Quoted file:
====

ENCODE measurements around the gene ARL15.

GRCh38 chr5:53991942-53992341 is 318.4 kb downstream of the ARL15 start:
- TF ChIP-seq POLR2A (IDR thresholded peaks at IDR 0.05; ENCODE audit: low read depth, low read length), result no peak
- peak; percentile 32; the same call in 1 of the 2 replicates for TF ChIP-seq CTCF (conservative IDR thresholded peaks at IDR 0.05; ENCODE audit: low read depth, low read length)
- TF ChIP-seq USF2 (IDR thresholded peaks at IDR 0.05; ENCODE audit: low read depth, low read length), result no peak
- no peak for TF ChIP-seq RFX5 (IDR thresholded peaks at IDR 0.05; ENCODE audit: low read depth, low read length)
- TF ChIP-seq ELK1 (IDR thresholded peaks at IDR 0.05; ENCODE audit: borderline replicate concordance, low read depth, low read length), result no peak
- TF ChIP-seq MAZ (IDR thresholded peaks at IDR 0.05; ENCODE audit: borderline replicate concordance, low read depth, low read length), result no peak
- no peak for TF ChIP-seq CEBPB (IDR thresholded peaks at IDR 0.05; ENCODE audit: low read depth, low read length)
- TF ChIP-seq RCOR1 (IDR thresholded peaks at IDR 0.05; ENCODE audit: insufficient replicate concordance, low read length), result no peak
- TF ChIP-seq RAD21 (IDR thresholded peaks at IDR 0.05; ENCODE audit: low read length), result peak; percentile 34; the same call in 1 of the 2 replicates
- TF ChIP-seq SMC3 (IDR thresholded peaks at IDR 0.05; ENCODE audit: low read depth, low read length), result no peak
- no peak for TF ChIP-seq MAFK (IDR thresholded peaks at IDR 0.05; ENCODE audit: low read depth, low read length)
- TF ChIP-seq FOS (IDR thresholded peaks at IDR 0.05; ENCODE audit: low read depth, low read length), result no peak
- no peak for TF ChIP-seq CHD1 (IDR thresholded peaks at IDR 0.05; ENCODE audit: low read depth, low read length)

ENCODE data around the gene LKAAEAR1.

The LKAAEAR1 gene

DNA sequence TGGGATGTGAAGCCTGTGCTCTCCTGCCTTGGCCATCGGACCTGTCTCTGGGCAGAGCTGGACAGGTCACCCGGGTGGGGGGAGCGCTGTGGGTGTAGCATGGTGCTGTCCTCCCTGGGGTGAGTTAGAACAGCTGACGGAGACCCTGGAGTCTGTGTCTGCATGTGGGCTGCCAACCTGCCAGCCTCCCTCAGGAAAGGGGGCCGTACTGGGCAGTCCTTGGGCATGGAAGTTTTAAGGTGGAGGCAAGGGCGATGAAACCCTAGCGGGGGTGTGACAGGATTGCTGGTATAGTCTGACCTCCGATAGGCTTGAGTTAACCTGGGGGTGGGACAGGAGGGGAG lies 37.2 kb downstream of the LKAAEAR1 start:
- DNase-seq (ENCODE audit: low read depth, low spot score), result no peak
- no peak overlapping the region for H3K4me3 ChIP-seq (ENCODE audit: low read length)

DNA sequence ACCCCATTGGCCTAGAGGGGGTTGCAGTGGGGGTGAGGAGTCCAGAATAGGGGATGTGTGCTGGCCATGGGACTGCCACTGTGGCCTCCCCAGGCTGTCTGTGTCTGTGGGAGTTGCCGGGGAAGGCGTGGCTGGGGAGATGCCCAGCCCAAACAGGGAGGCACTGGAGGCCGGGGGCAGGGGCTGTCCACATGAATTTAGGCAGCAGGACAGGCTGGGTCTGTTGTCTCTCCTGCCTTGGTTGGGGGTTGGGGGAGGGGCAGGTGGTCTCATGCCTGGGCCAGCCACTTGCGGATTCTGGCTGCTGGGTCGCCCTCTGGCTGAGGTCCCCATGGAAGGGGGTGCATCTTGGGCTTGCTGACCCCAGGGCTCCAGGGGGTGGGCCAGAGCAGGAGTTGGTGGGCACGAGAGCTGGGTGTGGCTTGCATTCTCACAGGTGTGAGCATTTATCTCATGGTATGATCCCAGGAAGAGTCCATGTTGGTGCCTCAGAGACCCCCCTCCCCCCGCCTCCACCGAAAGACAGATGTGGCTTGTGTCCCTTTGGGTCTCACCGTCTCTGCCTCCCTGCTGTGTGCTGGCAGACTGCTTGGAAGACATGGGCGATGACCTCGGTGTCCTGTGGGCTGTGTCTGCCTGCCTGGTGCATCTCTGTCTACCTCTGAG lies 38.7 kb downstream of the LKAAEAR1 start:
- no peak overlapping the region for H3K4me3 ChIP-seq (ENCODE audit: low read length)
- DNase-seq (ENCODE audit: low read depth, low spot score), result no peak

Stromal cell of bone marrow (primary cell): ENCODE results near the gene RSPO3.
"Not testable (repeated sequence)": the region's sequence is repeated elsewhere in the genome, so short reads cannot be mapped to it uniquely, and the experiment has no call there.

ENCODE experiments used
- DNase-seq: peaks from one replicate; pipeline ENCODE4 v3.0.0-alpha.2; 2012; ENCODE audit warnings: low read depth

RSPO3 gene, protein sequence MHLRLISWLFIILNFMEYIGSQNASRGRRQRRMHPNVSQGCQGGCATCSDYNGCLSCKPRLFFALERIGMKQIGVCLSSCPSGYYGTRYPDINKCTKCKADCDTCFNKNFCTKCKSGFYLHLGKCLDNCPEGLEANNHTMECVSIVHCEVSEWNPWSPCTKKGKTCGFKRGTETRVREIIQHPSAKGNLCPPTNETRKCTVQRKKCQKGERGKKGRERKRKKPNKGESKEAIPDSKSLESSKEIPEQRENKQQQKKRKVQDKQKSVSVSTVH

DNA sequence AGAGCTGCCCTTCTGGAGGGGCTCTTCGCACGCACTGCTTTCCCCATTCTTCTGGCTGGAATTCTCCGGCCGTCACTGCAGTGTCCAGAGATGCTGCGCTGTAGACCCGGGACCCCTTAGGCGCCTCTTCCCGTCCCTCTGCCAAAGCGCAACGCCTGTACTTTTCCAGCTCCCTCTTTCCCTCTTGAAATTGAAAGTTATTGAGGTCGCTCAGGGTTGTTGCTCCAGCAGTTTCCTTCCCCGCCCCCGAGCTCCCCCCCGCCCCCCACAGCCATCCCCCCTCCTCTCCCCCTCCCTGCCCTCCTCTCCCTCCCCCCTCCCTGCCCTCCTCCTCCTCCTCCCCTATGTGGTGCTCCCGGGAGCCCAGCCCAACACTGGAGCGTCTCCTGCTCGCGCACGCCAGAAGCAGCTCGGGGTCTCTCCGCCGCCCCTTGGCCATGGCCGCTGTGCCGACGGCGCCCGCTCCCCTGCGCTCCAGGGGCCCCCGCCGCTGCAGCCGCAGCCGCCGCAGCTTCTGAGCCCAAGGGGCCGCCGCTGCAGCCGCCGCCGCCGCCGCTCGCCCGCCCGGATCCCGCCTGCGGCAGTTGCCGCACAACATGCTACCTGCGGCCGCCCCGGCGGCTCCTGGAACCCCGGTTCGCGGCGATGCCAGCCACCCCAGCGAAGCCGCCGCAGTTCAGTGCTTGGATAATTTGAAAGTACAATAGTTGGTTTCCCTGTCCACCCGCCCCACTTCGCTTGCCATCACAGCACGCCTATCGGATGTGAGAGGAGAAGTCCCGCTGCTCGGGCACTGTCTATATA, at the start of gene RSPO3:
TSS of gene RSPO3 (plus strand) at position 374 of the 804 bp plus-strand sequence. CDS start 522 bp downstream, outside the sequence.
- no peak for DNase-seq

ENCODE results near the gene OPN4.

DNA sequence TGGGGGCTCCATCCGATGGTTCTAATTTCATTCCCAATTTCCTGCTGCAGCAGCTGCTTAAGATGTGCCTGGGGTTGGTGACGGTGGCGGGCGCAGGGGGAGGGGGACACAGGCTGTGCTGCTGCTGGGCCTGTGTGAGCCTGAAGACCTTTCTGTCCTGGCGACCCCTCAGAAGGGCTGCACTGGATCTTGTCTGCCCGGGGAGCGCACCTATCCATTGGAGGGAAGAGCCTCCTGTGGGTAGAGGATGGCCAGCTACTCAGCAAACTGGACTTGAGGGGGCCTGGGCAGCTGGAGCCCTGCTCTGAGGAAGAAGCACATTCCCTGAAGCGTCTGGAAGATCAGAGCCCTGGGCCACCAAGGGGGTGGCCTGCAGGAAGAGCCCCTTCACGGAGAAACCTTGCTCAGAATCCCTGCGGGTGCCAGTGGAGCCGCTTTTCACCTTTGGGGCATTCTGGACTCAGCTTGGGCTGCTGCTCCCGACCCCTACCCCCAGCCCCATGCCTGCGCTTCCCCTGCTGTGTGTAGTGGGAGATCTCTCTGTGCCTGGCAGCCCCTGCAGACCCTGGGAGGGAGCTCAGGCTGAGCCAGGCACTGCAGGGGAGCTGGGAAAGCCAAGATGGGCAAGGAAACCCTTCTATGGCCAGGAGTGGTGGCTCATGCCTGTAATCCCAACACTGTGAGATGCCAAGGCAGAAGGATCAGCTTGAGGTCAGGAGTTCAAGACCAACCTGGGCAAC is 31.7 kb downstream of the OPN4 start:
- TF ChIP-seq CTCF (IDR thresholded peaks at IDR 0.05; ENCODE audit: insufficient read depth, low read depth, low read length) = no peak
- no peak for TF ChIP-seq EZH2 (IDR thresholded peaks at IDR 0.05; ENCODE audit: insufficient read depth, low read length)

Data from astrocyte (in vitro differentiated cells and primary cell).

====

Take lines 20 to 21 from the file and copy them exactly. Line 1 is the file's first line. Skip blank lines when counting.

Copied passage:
- no peak overlapping the region for H3K4me3 ChIP-seq (ENCODE audit: low read length)

DNA sequence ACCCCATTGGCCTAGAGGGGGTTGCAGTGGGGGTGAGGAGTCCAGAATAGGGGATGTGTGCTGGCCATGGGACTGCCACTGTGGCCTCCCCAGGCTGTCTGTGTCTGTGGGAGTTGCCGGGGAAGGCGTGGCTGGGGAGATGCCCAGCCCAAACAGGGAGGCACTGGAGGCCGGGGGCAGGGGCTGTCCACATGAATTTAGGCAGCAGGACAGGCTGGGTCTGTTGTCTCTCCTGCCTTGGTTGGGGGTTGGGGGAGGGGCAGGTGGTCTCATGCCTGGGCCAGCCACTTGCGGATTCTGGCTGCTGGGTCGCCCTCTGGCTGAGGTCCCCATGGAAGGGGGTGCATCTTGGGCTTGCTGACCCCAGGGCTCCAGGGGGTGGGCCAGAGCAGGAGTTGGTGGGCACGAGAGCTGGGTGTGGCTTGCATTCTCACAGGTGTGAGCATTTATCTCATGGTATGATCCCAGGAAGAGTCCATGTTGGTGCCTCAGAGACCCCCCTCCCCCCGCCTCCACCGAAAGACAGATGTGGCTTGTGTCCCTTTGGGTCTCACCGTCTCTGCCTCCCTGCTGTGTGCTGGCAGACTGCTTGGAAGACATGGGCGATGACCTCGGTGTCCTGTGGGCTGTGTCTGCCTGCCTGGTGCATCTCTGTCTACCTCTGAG lies 38.7 kb downstream of the LKAAEAR1 start: